It matters where you look

This post is also available in Dutch.

Eye movements play an important role in visual perception. But why do we move our eyes three times a second? And how does the brain handle so many movements?

MonaLisaMona Lisa, by Leonardo da Vinci (public domain)

Each element on your computer screen, and every word in this text, requires an accurate eye movement towards it. This comes with a burden for the brain: each eye movement requires precise planning. Often we do not realize how much work our brains do in order to handle this.

Why do we move our eyes?
When we stare at a certain direction, the total area in which we can see objects is called the visual field. However, we can only see a small region of this field in great detail. This high-definition region is referred to as fovea (and what we see from this region is referred to as foveal vision) and it is smaller than 2% of the entire visual field. In terms of reading, foveal vision is about the size of a 5 to 8 letter word. The rest of our vision is out of focus; we see just enough to detect shape of objects, movements and flashes.

We also move our eyes because  of the have light-sensitive cells that we have in the retina (a layer in the eye). Since these cells are sensitive to changes in light rather than to light itself, if we did not move our eyes between fixations, we would be blind (Actually, there are ways to experience temporary blindness at home, by physically preventing the eyeball’s movement for a few seconds!).

For clear vision, we need to direct the fovea to the points of interest. This means, that we bring an object into the high definition foveal region. To do so, we end up moving our eyes about 3-4 times per second. That’s about 170.000 times per day! This makes the eye muscles the most active muscles in the body.

What type of eye movements do we make?
We make different types of eye movements depending on what we want to see:

  • Vergence movements direct both eyes to the same point, based on the distance of the objects we want to focus on.
  • Smooth-pursuit eye movements helps us follow moving objects with our eyes by keeping their images stable on the fovea; be it a passing train, a flying bird or a prey.
  • Saccades are fast eye movements between different points in the visual field. They are the fastest and jerkiest eye movements, sometimes taking only 20 miliseconds!
  • Tremor and drift prevent objects from fading perceptually by making many consecutive miniature eye movements.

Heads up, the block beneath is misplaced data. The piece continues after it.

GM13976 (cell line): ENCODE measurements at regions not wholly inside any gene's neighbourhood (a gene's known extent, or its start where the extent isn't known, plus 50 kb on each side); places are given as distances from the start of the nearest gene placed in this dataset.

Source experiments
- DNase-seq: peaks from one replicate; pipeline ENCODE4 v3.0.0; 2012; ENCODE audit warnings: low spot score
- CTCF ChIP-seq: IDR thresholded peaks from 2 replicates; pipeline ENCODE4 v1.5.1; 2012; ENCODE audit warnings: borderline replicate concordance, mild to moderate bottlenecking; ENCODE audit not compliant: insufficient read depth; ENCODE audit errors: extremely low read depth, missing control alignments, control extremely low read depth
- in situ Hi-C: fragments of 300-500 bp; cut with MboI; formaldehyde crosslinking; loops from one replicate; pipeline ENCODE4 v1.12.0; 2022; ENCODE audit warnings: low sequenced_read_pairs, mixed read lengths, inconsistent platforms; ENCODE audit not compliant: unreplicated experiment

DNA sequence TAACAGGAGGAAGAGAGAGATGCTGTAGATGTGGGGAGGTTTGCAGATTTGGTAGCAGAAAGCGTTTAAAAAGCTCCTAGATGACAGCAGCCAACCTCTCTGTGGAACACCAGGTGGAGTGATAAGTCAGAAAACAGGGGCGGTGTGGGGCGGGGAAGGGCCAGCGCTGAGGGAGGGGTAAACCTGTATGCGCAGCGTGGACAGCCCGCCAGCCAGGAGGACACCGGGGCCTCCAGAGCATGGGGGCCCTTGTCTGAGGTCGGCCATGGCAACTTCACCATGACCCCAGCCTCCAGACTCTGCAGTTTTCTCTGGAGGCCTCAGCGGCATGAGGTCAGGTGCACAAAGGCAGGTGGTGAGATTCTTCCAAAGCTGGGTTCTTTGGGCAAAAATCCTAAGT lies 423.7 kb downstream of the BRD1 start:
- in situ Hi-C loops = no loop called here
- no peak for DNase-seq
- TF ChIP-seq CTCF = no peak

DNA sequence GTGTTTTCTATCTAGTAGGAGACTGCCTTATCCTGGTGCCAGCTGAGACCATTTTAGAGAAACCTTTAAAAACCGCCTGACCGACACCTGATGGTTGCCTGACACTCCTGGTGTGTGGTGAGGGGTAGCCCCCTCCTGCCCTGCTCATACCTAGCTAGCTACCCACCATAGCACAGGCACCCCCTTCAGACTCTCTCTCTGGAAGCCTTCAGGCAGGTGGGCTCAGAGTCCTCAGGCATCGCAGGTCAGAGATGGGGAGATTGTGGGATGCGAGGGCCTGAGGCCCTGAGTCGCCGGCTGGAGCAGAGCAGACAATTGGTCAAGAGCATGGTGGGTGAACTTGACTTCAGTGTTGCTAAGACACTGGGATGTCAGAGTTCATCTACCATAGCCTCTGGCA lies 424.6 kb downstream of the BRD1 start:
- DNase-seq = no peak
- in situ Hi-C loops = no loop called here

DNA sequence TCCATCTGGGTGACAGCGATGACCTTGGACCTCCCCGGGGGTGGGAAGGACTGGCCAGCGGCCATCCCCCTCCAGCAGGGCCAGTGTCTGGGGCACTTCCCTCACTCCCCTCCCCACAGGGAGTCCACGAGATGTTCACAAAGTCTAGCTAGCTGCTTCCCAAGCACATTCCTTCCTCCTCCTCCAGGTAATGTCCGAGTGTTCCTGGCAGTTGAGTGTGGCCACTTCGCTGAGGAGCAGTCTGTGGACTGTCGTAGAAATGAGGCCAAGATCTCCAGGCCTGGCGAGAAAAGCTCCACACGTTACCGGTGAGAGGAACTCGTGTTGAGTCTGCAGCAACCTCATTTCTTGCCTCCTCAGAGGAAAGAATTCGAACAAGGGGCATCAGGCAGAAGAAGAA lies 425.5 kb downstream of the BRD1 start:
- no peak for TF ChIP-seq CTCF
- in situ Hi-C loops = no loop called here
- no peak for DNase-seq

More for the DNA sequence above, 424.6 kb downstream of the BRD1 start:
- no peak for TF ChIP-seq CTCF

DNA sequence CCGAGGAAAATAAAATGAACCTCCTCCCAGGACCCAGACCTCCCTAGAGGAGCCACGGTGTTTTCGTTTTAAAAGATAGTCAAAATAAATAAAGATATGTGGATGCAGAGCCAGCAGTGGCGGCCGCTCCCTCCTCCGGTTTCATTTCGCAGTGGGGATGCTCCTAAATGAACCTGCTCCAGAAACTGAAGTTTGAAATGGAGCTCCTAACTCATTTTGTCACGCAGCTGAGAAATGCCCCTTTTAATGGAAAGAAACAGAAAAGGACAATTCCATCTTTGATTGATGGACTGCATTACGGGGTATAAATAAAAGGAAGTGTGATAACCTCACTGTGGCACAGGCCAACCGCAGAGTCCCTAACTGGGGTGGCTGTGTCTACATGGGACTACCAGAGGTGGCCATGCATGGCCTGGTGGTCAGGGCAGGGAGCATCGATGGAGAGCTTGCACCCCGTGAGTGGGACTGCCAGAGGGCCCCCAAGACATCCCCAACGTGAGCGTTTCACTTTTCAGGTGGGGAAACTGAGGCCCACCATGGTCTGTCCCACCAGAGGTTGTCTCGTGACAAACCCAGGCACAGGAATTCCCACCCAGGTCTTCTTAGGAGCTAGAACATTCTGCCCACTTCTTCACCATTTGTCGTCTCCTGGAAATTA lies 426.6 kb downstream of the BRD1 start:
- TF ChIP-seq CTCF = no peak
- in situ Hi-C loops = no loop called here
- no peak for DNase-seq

• The vestibular-ocular reflex keeps vision still while we move our head by moving the eyes to the opposite direction.

Yarbus_The_VisitorEye movements measured while people look at a picture with different goals. (Yarbus, 1967; public domain) 

As fast and accurately as possible
We have no conscious control over the speed of the eye, so how do they move?  Well, our eyes should move as fast as possible in order to minimize the duration of movement.  However, when the eyes move too fast, stopping the eye balls at exactly the target point (also known ‘end-point’) is harder. This is because the speed of the eyes determines the duration of the eye movement and accuracy of the end-point. Research shows that our brains deal with this issue by making the best “speed-accuracy trade-off” possible.

As you can see, the control of the eyes is an amazing function of the brain, but not one that we regularly attend to. Maybe, the next time you look at a picture, you might pay attention to just how many eye movements you make.

Further reading
Website design techniques based on eye tracking studies
Adaptation and how to temporarily blind yourself (be careful!)
Unconscious eye movements stop us from going blind (newspaper article)
The main sequence of saccades optimizes speed-accuracy trade-off (academic source)
Neural mechanism of optimal control of the saccades (academic source)

This blog was written by Bahadir Kasap. Bahadir is a PhD candidate in the Biophysics Department at the Radboud University Nijmegen. His research focuses on the underlying neural mechanism of saccadic eye movements. In his spare time, he likes travelling, cycling, cooking and juicing.
Edited by Jeroen.

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